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Mabon and the Search for Balance

As the Summer winds down towards the Autumnal Equinox, we are in between two seasons. In this time of transition, we stand at a crossroads, one foot in the Waxing Year, one in the Waning. Hot sunny days give way to cooler nights. The rains are more frequent and last all night, and out in the garden I am bringing in a harvest as well as getting ready to 'winterize.' Most trees are still vibrant and green, but here and there you can see a tinge of rusty red or a shock of yellow leaves. The light thickens like honey, and even as we are enjoy the last days of Summer's warmth and light, we already sense the slow steady pull downward, towards the Descent and the darkening days of the Waning Year. Right now we stand suspended between these two seasons, and for a brief moment we feel balance.

Balance is the law that governs all of nature, but it rarely shows itself as a static, tranquil point. The balance I'm talking about is a dance, a commotion of interconnected and interdependent parts that make up the living systems of our planet. The plants, animals, land and weather all interact and act upon each other, effecting the very shape of the landscape. Any change or disruption to one part of the web will be felt throughout it. Those changes can be for good or ill, but they are unpredictable and may take a long time to reveal themselves. At Mabon, we stand in a place of balance where many possibilities are open to us. We strive to come to a still point of balance, amidst change and potential, where we can take a moment and see where we are, in our lives and the Year, and the webs of connection that make up our own lives.

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August!

My apples turned red this week. One day they went from egg-sized and green to apple-sized and rosy-cheeked. This has coincided with the maples starting to look a little bit “rusty” and dried out. It is still hot, with bright blue skies and intense Sun, but the evenings are cooler, the rain is colder and the crickets rule the night. We moved into August, when Summer distills its last, sweetest moments of growth and beauty. It's still Summer, it even feels like Summer, but the season is winding down, and we are deep in the transition towards Autumn. August is when the slow but steady turning of the Wheel is most evident, both visually and emotionally.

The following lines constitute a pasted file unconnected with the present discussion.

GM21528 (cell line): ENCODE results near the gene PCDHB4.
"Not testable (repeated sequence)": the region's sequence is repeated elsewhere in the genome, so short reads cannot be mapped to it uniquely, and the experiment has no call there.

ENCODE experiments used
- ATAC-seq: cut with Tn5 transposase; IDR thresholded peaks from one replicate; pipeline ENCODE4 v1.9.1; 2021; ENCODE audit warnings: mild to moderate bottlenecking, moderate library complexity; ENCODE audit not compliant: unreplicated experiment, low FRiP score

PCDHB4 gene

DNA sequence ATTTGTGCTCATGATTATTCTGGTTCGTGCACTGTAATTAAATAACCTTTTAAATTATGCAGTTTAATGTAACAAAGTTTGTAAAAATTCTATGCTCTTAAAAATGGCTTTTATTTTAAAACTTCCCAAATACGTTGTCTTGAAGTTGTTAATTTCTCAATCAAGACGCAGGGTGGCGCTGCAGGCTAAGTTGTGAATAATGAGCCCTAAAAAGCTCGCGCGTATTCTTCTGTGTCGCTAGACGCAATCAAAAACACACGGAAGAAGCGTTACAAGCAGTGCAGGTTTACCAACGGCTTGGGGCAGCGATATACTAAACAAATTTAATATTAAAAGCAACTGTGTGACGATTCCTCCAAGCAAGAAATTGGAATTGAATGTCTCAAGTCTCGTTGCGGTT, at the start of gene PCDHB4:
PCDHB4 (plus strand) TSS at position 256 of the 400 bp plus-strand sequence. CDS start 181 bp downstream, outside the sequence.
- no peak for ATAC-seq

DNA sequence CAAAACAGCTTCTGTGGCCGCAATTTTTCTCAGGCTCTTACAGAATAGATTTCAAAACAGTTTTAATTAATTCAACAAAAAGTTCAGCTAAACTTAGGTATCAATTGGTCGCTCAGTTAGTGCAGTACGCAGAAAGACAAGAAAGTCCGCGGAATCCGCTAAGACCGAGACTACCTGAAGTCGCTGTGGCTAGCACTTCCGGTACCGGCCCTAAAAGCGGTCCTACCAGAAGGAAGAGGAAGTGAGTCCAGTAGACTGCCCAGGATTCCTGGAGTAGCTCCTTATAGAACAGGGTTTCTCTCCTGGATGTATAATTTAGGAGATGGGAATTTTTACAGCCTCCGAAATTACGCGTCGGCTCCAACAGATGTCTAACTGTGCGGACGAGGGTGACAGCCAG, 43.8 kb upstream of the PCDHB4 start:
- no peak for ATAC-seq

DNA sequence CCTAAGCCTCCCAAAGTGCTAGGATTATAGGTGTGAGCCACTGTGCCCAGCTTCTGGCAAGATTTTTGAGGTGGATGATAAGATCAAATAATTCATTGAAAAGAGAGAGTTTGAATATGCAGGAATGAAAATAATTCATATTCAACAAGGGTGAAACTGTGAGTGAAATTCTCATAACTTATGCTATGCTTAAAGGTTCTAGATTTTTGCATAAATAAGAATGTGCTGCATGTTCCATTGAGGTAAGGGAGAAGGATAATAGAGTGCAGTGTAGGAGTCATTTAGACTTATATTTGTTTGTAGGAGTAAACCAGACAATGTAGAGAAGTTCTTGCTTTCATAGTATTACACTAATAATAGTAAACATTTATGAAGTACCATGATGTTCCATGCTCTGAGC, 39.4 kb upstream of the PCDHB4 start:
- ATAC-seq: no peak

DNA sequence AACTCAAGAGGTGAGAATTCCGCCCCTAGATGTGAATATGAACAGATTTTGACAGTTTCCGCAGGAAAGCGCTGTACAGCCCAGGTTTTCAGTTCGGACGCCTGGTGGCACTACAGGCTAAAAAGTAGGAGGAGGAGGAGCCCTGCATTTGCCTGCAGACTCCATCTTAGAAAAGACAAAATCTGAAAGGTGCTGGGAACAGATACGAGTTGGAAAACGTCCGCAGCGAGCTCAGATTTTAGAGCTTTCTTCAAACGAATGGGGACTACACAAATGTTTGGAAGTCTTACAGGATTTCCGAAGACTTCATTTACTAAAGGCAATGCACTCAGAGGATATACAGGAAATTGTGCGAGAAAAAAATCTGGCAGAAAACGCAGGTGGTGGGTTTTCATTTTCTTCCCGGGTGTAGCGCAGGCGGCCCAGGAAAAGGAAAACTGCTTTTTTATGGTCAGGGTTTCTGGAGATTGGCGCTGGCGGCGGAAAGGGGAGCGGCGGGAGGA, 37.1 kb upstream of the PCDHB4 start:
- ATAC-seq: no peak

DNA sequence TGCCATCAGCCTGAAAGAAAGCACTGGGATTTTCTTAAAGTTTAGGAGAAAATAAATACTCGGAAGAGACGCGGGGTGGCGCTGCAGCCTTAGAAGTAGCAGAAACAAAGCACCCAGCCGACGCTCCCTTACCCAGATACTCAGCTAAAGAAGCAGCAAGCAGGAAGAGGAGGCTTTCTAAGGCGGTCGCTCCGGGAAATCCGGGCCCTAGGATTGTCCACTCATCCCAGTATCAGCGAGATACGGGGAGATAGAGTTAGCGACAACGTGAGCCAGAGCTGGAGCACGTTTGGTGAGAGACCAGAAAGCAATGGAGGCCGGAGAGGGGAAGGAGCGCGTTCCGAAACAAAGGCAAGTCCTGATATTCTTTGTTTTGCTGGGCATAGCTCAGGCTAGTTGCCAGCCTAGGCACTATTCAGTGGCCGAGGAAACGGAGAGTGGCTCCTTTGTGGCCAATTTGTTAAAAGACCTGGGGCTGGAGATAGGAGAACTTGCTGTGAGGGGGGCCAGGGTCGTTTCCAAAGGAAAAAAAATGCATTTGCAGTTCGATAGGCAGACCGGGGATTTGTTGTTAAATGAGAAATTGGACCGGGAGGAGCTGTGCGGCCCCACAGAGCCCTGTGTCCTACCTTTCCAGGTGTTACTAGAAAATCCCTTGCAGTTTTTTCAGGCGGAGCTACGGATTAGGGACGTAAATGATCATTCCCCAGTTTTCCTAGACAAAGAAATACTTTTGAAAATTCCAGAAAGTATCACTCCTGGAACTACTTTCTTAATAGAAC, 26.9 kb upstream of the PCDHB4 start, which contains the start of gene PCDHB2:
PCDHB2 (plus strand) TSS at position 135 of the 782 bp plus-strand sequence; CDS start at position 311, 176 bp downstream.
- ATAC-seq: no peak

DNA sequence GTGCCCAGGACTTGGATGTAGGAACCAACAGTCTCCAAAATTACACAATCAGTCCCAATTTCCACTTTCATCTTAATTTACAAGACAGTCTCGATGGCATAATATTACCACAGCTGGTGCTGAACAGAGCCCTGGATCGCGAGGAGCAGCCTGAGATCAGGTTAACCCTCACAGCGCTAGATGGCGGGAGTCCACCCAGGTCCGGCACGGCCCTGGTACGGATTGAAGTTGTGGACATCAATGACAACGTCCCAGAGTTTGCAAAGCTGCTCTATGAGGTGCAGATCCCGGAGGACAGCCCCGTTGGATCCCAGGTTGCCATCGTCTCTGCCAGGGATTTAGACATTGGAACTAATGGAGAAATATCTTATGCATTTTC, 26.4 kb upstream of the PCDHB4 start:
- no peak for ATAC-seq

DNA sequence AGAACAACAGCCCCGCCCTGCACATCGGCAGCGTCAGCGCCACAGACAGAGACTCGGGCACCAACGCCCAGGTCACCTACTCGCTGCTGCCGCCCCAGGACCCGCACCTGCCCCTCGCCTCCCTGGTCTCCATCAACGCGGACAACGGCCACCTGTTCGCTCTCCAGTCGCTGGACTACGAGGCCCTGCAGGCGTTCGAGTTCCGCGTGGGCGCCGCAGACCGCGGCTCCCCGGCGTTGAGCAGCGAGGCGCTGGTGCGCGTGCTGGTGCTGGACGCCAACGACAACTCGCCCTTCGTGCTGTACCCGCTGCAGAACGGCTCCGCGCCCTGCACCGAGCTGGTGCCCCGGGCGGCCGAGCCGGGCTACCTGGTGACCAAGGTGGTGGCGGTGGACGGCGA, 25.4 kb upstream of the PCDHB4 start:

In these last hot weeks of the Summer, there's a definite melancholy in the transition. The light becomes more golden, the plants begin to look droopy and tired. We feel nostalgia as go home after vacation, and are surrounded by back to school advertising. We see our gardens start to slow down and stop producing. We feel the need to get ready for the descent into the dark, at the same time that we cling to the light. I spent a few hours today in the Sun and water, and it felt marvelous, but next weekend the pool closes, my kids are already back in school, and the crush of Autumn's events and demands begins to loom, ending this time of relaxation and leisure and play. So there's always a little bit of sadness in saying goodbye to the Summer, even if we are excited about the coming Fall.

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Seeds Sown, Seeds Grown

The sunflowers bloomed this week. Overnight dozens of bright petals opened up to line the road along my drive to work. They are small now, but by the time Autumn arrives some of them will tower 6 feet high or more, and their button-sized faces will be the size of dinner plates. There are more of them every day, dark eyes lashed in bright yellow, nodding on their sticky tough stems. They always bloom in July, opening up when the Sun is still fierce but lower in the sky, and the monsoon rains have come. The apples on my trees are swelling and the tall grass along the back fence has turned from green to bright gold. The Wheel is turning.

Summer goes on, luxuriously. It's still hot, the days are still long. But there is a subtle shift, as we approach August, and the harvest of first fruits, known as Lughnasa or Lammas. We see it in the plants and trees, heavy with fruit and leaves, in the creeks choked with cattails and reeds. We see it in the gardens of our neighbors, and it's on display in every farmer's market. The Earth is abundant and full, and all of its abundance spills out, in the life going riotously around us, in the light and pleasures of the season.